According to another report, Goldman was pricing its asset-backed securities in keeping with an illiquid market. One Wall Street blog, Economics of Contempt, says Merrill Lynch was quoting an ABS deal called Independence V at 90, while Goldman had it down at 67.5.

Geithner Says AIG Collapse Would Hurt the Little Guy

Geithner has also testified about systemic risk in AIG's traditional insurance lines of business. "If AIG had defaulted, you would have seen a downgrade leading to the liquidation and failure of a set of insurance contracts that touched Americans across this country and, of course, savers around the world," he said.

The Special Inspector General for TARP, Neil Barofsky, has already issued a report noting that the Fed and the U.S. Treasury were worried about a potential $88 billion in AIG investor and debt-holder losses swallowed by state and local governments ($10 billion), 401(k) accounts ($40 billion), and other retirement plans ($38 billion).

And Treasury and the Fed were concerned that an AIG default would hit money market funds with losses, too, as they held $20 billion in commercial paper issued by AIG.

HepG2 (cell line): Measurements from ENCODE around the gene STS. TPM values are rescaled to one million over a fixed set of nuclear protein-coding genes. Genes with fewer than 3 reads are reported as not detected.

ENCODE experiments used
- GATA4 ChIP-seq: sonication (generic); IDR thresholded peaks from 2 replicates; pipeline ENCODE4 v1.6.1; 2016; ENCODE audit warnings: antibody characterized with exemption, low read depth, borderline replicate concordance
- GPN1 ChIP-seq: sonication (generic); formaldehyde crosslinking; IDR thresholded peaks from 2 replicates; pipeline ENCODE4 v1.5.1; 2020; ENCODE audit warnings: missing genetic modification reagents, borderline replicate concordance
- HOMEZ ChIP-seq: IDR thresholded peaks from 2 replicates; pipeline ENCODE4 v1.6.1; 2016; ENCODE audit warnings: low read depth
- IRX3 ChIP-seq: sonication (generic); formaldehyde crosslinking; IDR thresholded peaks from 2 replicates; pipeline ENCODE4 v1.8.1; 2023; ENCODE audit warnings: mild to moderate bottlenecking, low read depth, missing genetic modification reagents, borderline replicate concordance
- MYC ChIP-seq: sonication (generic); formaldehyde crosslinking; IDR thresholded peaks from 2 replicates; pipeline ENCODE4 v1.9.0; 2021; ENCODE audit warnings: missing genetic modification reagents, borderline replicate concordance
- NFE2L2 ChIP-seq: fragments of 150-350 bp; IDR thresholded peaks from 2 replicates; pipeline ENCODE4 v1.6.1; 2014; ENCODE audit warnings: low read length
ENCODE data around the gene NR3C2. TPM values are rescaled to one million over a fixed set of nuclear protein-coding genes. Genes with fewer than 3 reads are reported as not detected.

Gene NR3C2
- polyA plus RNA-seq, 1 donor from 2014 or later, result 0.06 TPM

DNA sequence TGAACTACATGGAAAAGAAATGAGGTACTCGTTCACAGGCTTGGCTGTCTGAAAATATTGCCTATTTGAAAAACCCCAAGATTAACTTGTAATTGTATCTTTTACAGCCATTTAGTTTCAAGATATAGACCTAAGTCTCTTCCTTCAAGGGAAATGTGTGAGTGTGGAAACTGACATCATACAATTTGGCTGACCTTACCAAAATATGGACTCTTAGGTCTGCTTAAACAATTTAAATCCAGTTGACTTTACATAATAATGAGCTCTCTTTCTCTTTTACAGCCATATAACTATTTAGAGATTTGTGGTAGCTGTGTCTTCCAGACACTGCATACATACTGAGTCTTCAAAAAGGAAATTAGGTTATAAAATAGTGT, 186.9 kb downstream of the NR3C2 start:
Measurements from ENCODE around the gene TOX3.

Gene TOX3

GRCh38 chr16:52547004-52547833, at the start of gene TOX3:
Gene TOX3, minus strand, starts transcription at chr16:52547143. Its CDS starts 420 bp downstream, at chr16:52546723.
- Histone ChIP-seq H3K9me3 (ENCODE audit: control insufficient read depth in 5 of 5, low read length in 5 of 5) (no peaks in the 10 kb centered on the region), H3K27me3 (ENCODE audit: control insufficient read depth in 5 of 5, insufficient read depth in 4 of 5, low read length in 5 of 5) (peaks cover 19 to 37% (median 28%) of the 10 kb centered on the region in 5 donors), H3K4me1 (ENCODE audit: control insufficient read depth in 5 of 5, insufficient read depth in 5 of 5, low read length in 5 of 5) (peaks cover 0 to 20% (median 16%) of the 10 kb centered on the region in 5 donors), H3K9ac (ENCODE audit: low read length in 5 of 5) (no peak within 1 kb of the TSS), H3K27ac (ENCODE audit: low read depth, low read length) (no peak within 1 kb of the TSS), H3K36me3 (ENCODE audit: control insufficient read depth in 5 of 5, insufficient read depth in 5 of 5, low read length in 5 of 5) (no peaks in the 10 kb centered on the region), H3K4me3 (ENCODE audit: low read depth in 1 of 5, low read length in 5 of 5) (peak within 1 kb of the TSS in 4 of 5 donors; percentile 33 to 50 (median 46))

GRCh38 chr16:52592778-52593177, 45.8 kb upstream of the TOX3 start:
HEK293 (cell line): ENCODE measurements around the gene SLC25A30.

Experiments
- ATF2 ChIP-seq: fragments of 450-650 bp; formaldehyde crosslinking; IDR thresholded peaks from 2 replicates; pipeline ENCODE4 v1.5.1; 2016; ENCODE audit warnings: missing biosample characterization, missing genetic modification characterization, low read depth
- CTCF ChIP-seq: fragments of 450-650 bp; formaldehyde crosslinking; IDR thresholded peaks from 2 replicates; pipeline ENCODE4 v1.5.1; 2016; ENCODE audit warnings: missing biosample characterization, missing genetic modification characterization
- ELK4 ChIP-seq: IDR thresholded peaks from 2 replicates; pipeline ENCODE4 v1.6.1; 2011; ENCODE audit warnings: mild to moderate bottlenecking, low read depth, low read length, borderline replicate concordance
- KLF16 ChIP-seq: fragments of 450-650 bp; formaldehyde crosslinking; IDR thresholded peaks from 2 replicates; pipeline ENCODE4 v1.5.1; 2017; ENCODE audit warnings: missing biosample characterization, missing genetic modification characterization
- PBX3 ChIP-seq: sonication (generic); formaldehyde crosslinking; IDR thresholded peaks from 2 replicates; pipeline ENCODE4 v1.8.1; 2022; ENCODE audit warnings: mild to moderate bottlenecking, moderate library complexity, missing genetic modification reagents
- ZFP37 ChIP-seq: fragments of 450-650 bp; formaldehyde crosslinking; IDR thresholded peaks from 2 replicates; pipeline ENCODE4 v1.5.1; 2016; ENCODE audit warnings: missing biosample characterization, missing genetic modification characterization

An AIG default coming fast on the heels of the Lehman collapse likely would have caused more money funds to drop below $1 per share in net asset value, called “breaking the buck,” and would have triggered a panicky run on the fund industry, which backs the commercial paper market (the Federal Reserve moved swiftly to provide a new backstop this market after Lehman failed).

TARP Inspector General Not Having It

Barofsky assailed the Fed's moves to stop disclosures about the AIG bailout in a November 17, 2009, audit report about AIG:

"Notwithstanding the Federal Reserve's warnings, the sky did not fall; there is no indication that AIG's disclosure undermined the stability of AIG or the market or damaged legitimate interests of the counterparties. The lesson that should be learned one that has been made apparent time after time in the government's response to the financial crisis is that the default position, whenever government funds are deployed in a crisis to support markets or institutions, should be that the public is entitled to know what is being done with government funds."